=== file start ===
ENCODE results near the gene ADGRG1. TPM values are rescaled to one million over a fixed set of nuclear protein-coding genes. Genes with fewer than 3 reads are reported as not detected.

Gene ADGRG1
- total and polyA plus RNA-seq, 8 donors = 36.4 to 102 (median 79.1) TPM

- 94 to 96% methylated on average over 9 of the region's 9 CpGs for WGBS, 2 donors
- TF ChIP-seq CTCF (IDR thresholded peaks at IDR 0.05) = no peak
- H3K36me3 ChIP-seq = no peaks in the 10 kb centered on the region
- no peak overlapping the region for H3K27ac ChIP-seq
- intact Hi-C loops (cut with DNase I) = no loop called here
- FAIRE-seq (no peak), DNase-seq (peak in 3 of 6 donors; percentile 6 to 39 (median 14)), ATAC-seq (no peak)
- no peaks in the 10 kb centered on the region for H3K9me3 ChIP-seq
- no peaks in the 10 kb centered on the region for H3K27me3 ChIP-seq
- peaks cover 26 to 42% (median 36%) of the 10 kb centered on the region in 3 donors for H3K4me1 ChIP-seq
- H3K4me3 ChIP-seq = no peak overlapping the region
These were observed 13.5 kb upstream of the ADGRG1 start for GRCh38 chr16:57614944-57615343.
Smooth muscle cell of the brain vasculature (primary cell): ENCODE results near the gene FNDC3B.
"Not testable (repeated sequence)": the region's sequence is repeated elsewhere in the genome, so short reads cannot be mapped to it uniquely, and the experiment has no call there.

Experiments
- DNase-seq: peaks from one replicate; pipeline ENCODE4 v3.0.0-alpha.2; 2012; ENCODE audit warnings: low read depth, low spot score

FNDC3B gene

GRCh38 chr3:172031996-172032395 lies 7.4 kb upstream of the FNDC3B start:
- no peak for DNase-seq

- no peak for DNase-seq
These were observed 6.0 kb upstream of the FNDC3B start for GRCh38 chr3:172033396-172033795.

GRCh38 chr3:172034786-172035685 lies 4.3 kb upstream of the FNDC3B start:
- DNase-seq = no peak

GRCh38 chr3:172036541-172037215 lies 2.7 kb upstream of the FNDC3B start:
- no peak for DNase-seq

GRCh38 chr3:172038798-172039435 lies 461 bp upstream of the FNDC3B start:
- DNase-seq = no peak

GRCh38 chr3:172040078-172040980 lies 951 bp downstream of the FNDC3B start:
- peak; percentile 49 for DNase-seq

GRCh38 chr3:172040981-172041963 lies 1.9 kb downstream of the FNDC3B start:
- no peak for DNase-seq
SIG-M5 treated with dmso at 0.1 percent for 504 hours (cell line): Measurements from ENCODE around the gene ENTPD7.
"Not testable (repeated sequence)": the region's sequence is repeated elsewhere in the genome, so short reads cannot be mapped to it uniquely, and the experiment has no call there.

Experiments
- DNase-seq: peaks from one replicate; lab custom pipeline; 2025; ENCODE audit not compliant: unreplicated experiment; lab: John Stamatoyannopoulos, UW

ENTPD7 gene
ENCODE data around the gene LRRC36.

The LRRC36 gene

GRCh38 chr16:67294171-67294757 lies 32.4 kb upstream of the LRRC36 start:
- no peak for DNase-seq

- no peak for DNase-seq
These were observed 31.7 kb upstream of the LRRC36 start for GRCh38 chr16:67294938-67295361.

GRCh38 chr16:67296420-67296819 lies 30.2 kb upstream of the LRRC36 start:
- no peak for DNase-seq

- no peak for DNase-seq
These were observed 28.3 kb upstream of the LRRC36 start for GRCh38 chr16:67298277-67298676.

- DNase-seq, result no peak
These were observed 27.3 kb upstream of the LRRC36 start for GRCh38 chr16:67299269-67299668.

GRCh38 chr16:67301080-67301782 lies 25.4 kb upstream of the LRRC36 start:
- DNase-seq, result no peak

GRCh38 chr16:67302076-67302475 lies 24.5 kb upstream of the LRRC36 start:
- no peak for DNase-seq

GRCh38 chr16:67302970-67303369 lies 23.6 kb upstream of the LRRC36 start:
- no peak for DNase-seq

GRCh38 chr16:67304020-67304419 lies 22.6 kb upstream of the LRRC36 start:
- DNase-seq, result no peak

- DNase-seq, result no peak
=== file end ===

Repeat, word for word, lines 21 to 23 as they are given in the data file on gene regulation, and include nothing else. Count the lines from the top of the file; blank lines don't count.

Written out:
- no peak for DNase-seq

- no peak for DNase-seq
These were observed 6.0 kb upstream of the FNDC3B start for GRCh38 chr3:172033396-172033795.